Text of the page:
Iraq’s Diplomatic Mediations: Strong on Symbolism but Short on Substance

Over the last two years, Iraq has been overwhelmed with protests, internal instability, US-Iran confrontation on Iraqi soil, political stalemate, and intra-Shia power rivalries. However, against all odds, Iraq has also witnessed an unprecedented diplomatic push, with attempts to integrate the country into the regional political and economic map and establish itself as a player and bridge. The Iraqi government began to organise conferences focused on the wider region, such as a tripartite summit in Baghdad between Iraq, Jordan and Egypt on 26th June, 2021,[i] and the Baghdad Conference for Cooperation and Partnership on 28th August of the same year.[ii] Though the ability to bring various regional powers, international players, and rivals to the table in Baghdad is an end in itself, Iraq’s desire to achieve greater regional and economic integration will be a long processrequiring time, consistency and sustained interest.

The Iraqi government has an objective beyond diplomatic meditations; Baghdad wants to establish itself as a regional player.

In the context of various Middle Eastern states’ efforts at diplomatic reconciliation, Iraq has also created a space for dialogue between two central rivals in the region: Iran and Saudi Arabia. As mentioned above, the Iraqi government has an objective beyond diplomatic meditations; Baghdad wants to establish itself as a regional player. The major event in this period was the Baghdad Summit, which brought together the leaders of regional and international powers, including France, Iran, Turkey, Saudi Arabia, Kuwait, Jordan, Egypt, Qatar and the United Arab Emirates. The event marked the first time Iraq took on a diplomatic initiative to mitigate regional tensions within a well-attended high-level conference.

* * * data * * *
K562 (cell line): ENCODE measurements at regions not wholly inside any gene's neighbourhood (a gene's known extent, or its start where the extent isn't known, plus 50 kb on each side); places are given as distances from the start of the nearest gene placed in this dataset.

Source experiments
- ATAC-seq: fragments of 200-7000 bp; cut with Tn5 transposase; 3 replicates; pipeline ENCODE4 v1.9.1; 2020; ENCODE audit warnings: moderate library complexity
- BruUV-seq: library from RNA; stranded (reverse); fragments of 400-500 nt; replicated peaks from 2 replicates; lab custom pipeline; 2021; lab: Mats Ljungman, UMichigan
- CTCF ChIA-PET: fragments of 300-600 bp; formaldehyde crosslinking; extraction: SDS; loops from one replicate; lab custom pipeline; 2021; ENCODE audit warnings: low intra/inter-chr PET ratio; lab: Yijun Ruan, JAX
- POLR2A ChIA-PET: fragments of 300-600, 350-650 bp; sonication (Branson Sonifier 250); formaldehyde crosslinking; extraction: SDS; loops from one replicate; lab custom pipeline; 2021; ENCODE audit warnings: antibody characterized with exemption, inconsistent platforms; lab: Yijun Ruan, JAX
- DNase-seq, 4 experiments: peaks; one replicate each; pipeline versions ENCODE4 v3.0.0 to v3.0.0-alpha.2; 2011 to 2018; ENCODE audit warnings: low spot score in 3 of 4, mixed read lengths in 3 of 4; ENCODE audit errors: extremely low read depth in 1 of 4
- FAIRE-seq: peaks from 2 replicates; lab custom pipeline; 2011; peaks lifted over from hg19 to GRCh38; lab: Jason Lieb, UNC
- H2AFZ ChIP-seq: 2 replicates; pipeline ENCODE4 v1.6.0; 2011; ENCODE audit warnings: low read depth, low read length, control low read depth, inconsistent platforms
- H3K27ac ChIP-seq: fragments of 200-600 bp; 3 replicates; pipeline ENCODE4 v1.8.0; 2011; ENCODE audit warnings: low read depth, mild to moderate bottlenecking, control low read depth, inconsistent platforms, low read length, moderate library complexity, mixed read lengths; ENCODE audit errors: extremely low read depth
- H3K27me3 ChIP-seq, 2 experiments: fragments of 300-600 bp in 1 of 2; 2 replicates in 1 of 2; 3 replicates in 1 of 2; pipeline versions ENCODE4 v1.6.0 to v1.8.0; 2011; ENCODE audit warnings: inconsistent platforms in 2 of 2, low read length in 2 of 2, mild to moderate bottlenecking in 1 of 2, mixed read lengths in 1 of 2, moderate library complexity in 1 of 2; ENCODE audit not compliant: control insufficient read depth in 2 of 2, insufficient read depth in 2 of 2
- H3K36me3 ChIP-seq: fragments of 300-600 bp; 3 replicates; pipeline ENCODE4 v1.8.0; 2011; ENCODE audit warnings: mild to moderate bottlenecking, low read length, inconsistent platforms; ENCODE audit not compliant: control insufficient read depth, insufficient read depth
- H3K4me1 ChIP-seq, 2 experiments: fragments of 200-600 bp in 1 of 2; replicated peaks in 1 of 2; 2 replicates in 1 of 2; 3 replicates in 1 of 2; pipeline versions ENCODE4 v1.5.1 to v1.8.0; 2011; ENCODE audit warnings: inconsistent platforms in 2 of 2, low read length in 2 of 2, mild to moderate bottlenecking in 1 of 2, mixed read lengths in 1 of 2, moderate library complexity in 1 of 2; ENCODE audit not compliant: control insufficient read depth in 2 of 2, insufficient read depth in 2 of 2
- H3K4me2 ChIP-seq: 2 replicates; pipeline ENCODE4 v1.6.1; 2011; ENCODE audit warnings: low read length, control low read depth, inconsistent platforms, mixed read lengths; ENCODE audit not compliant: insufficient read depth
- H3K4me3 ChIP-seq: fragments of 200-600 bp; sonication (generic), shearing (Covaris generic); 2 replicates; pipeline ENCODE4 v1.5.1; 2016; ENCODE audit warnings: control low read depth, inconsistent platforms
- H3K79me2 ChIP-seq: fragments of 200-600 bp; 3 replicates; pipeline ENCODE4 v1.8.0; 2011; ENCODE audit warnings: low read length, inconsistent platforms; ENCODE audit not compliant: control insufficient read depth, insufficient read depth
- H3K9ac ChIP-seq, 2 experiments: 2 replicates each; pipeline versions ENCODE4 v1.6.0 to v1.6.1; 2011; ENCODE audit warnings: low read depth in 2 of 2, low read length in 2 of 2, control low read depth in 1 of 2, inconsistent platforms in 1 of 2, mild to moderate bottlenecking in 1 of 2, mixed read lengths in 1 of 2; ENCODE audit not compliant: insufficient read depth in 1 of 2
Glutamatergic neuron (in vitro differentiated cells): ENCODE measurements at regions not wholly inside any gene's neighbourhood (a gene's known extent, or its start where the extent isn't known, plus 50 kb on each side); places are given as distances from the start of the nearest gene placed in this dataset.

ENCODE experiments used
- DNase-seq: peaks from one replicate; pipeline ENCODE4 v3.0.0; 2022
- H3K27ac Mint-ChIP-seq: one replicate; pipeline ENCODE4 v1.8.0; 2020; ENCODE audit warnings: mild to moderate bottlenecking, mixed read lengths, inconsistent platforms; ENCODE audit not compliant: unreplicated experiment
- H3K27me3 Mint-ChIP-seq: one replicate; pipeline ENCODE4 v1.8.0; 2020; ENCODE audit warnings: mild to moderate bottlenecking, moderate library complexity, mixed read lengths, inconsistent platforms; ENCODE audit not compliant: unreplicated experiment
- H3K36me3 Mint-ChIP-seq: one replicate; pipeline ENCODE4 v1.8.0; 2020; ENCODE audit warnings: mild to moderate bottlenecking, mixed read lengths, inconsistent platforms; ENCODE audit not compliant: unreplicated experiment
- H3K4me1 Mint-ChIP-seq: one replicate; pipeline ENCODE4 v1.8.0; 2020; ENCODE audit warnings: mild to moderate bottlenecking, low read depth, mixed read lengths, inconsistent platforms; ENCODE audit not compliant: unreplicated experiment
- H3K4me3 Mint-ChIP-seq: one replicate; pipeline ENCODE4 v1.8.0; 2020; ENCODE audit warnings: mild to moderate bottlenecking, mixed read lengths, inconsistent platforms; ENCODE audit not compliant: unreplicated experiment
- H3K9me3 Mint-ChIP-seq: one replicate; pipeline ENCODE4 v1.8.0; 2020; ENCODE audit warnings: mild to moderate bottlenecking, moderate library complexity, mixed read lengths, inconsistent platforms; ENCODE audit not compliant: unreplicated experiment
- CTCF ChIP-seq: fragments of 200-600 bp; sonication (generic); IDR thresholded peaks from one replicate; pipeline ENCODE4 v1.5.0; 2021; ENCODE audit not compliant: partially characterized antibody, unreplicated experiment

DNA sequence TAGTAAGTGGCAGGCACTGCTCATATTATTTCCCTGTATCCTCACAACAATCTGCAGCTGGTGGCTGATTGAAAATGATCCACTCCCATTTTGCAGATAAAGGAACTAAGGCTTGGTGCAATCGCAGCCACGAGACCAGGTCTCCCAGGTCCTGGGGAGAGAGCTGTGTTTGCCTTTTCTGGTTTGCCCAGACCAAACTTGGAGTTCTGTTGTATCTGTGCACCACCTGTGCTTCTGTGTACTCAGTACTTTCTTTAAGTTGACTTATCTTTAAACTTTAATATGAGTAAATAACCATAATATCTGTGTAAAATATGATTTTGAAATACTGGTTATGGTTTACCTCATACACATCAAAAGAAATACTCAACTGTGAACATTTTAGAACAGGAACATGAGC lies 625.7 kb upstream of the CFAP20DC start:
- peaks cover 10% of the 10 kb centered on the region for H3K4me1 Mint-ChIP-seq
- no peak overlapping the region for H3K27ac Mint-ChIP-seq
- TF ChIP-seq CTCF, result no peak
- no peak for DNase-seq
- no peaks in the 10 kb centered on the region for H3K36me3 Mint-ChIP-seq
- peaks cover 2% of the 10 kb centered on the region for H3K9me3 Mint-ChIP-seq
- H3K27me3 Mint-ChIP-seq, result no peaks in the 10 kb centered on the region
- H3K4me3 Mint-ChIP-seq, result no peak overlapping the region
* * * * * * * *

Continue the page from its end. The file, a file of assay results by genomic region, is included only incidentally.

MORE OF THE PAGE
[iii] Independent of the positive symbolism of the initiative, the conference facilitated a series of bilateral side-meetings between Middle Eastern countries who had often been at odds with each other.[iv]

Since the war against the so-called Islamic State (ISIS), support for the idea of a balanced foreign policy among Iraqi politicians and officials has increased. Two key developments have driven the shift. First, the need to gain regional and international support in the fight against ISIS; and second, the military success against the group gave Iraqi officials a sense of power, pride and confidence. In 2017, Iraqi forces retook Mosul from ISIS and assumed control of the oil-rich Kirkuk province and other areas that had fallen under Kurdish control after 2014.[v] These events temporarily contributed to the rehabilitation of Iraq as a state since it showed its capacity to use effective force to secure its control over territory.

The call for a greater Iraqi role in regional politics and diplomatic mediations reached its peak with the forming of a government in May 2020 under the leadership of Prime Minister Mustafa al-Kadhimi. It is important to mention that al-Kadhimi is a consensus Prime Minister, insofar as he has no political faction in the Iraqi parliament to back him. Nevertheless, various Shia, Kurdish and Sunni parties, specifically the Shia cleric Muqtada al-Sadr, support al-Kadhimi’s regional policy. Al-Kadhimi’s personality is central in this development. His background, as the head of Iraq’s National Intelligence Service and his role in the fight against ISIS, managed to build relations and trust among different local and regional stakeholders.[vi]

Iran, for example, has proxies in Iraq, with the capabilities to use Iraq’s territory and state resources to threaten other neighbours.